Karen Kidd Feb. 5, 2016, 10:11am


JEFFERSON CITY, Mo. (Legal Newsline) – Caveat emptor, the old Latin saying "let the buyer beware," is good advice for prepaid debit card purchasers, an attorney for a Missouri man suing a prepaid debit card company says.

"Be very careful, do your own due diligence," said Nathan A. Duncan, an attorney with Douglas, Haun & Heidemann in Bolivar, Mo.

That "due diligence" can take any number of forms, Duncan said.

"That can mean hopping online and investigating the company you're going to use," he said. "Look into whether they've had complaints of this type."

Duncan is one of the attorneys representing Kendall Dallas in a class action lawsuit filed Nov. 30 in U.S. District Court for the Western Division of Missouri-Central Division against Green Dot Corporation. The lawsuit accuses Green Dot of violating Missouri Merchandising Practice Act, fraudulent and negligent misrepresentation and conversion.

Green Dot did not respond to repeated attempts for comment.

In early August of last year, Dallas paid approximately $231 for a Green Dot Gold Visa re-loadable prepaid debit card at a Dollar General in Hemitage, according to the lawsuit. Dallas later discovered the card he'd purchased was registered to another user and he was not able to use the card, the lawsuit alleges.

Green Dot promised to reimburse Dallas what he had paid for the card, but later told Dallas the original owner of the card already had been reimbursed, the lawsuit alleges. The lawsuit also claims Green Dot has yet to reimburse Dallas.

Plainttiffs in the case are seeking punitive damages, attorneys fees and costs of the suit, all of which could exceed $5 million. In addition to Duncan, another Douglas, Haun & Heidemann attorney, Craig R. Heidemann, is representing the plaintiffs in the case.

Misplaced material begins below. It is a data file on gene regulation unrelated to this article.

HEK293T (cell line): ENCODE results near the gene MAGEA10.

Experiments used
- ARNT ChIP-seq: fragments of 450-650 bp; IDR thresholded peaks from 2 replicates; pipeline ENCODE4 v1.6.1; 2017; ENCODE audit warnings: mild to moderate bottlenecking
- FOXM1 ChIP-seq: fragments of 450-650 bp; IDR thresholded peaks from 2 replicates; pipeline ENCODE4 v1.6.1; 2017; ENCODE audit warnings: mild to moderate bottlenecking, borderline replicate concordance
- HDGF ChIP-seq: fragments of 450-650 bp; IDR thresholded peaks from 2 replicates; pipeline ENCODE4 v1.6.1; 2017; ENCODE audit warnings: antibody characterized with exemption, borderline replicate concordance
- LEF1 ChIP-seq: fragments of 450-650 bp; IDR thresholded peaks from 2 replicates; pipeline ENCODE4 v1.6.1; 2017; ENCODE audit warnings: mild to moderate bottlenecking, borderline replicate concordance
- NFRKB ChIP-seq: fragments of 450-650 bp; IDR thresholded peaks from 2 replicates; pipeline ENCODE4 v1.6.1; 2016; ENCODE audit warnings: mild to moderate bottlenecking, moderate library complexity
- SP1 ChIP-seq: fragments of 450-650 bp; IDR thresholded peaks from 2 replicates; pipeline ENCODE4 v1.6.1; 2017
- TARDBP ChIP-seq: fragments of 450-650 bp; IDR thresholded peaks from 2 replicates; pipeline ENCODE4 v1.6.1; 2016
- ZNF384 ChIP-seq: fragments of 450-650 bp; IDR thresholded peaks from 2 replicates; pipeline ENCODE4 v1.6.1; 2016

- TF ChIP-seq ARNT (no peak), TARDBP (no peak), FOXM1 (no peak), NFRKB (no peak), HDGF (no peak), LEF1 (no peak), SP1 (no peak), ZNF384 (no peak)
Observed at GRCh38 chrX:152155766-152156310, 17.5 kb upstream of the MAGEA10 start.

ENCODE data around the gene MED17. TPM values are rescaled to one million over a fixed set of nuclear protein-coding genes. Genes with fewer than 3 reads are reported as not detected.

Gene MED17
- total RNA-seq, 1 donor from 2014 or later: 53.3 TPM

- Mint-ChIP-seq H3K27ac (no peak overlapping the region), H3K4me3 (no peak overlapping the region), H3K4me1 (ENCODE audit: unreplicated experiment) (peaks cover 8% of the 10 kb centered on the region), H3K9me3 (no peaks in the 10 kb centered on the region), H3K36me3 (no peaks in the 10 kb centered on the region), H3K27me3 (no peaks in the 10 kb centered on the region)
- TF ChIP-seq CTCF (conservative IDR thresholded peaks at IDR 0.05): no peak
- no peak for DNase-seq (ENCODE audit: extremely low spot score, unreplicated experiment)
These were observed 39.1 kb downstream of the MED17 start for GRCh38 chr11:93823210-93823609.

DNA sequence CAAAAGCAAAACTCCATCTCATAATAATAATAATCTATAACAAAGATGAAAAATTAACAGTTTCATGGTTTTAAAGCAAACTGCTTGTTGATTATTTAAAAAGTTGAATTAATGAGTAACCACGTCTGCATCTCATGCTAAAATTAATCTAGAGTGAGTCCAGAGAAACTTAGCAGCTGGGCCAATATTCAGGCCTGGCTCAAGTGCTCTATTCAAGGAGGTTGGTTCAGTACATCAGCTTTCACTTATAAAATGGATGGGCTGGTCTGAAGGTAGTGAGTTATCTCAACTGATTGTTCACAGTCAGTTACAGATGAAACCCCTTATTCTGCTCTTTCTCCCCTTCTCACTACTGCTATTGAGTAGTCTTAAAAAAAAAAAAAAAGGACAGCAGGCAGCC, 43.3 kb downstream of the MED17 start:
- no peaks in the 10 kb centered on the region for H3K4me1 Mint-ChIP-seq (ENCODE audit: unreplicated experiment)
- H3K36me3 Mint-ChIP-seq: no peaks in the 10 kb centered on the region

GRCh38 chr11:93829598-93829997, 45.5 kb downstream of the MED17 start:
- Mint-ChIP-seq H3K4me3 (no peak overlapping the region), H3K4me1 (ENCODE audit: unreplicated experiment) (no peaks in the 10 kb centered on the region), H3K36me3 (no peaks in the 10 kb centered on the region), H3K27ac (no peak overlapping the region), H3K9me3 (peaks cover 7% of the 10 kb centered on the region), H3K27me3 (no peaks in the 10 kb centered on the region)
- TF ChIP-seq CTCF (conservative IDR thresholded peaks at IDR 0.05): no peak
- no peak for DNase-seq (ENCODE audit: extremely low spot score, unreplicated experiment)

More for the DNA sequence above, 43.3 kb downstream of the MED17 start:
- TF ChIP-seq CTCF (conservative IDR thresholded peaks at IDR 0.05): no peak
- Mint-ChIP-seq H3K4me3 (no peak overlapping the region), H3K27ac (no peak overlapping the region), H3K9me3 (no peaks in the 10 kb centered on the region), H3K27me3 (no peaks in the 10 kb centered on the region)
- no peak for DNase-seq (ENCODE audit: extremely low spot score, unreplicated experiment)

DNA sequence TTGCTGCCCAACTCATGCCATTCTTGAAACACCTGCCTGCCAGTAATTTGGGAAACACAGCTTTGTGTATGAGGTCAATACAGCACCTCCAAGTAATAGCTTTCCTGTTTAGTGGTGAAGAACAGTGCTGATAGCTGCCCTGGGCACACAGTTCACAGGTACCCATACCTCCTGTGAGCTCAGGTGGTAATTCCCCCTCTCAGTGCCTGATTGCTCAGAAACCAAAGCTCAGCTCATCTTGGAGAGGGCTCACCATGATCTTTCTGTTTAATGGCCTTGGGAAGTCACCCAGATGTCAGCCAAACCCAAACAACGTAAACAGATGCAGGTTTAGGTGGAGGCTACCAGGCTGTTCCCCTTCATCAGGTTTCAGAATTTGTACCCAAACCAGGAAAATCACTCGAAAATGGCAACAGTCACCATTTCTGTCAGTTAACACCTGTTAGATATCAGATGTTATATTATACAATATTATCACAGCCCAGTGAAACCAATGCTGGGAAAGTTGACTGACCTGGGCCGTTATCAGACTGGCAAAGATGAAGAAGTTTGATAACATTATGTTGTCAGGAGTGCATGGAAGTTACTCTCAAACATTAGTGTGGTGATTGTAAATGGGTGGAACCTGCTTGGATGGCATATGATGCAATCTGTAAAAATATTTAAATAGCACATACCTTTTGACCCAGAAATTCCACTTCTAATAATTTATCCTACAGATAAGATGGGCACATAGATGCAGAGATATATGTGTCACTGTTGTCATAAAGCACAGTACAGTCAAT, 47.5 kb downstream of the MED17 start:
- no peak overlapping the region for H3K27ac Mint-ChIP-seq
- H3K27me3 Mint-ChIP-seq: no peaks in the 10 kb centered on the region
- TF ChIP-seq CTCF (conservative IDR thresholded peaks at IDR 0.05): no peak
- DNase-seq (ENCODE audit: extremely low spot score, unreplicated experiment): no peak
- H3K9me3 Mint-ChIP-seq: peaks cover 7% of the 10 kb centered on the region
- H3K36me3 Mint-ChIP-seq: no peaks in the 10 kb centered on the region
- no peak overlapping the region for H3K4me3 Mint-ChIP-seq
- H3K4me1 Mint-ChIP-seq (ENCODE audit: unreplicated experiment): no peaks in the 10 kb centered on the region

Duncan said he does not know if similar lawsuits are pending against Green Dot.

"So far as I know, we are the only ones who've had a case pending against them," he said.

He also said he doesn't have any data that shows how widespread such alleged problems couldbe in the pre-paid debit card industry but that there's plenty of anecdotal evidence to consider.

"I'll tell you what, if you do even a basic web search, you'll see - at least this company anyway - has had many problems of this type," he said.

At greater risk are those people in the low income demographic, such as Dallas, Duncan said. Dallas is a resident of Hickory County, where the median income is less than $30,000, according to statistics from the Missouri Economic Research and Information Center.

Low income people often are especially vulnerable "to these kinds of fraudulent behaviors and unlawful merchandise," Duncan said.

Duncan also recommended anyone considering a prepaid debit card consider more traditional monetary options, such as banks or credit unions. However, the Federal Deposit Insurance Corporation reports about 68 million Americans either don’t have or don’t want a bank account. That figure suggests a very large number of people in the U.S. could be relying on prepaid debit cards.

A consumer in that situation needs to do his or her homework before purchasing a pre-paid debit card, Duncan said.

"You need to do more than just buy the card that is at your local retailer," he said. "You need to do some investigation to be sure the card company doesn't have a bad reputation."

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